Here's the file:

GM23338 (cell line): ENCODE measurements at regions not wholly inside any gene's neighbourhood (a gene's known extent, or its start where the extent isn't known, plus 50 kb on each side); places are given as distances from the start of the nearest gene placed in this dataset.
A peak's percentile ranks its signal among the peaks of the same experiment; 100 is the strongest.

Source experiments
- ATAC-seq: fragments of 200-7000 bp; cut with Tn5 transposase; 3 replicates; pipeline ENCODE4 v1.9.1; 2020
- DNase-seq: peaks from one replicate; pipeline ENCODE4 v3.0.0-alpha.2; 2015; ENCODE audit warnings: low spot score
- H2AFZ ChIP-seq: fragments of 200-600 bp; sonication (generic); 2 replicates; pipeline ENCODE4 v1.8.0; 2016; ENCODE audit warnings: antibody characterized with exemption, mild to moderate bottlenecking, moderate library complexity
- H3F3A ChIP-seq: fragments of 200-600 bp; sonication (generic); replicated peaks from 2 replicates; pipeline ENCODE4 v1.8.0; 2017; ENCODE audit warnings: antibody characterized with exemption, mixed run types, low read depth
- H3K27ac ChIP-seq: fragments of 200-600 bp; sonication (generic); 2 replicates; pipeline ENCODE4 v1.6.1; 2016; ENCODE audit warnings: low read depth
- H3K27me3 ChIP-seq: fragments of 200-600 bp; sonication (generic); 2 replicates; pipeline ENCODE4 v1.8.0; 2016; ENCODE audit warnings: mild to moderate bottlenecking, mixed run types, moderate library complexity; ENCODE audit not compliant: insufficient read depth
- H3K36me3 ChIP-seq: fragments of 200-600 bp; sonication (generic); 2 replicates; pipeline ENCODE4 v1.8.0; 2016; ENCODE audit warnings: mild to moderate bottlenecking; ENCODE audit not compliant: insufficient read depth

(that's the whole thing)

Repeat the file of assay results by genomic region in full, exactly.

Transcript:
GM23338 (cell line): ENCODE measurements at regions not wholly inside any gene's neighbourhood (a gene's known extent, or its start where the extent isn't known, plus 50 kb on each side); places are given as distances from the start of the nearest gene placed in this dataset.
A peak's percentile ranks its signal among the peaks of the same experiment; 100 is the strongest.

Source experiments
- ATAC-seq: fragments of 200-7000 bp; cut with Tn5 transposase; 3 replicates; pipeline ENCODE4 v1.9.1; 2020
- DNase-seq: peaks from one replicate; pipeline ENCODE4 v3.0.0-alpha.2; 2015; ENCODE audit warnings: low spot score
- H2AFZ ChIP-seq: fragments of 200-600 bp; sonication (generic); 2 replicates; pipeline ENCODE4 v1.8.0; 2016; ENCODE audit warnings: antibody characterized with exemption, mild to moderate bottlenecking, moderate library complexity
- H3F3A ChIP-seq: fragments of 200-600 bp; sonication (generic); replicated peaks from 2 replicates; pipeline ENCODE4 v1.8.0; 2017; ENCODE audit warnings: antibody characterized with exemption, mixed run types, low read depth
- H3K27ac ChIP-seq: fragments of 200-600 bp; sonication (generic); 2 replicates; pipeline ENCODE4 v1.6.1; 2016; ENCODE audit warnings: low read depth
- H3K27me3 ChIP-seq: fragments of 200-600 bp; sonication (generic); 2 replicates; pipeline ENCODE4 v1.8.0; 2016; ENCODE audit warnings: mild to moderate bottlenecking, mixed run types, moderate library complexity; ENCODE audit not compliant: insufficient read depth
- H3K36me3 ChIP-seq: fragments of 200-600 bp; sonication (generic); 2 replicates; pipeline ENCODE4 v1.8.0; 2016; ENCODE audit warnings: mild to moderate bottlenecking; ENCODE audit not compliant: insufficient read depth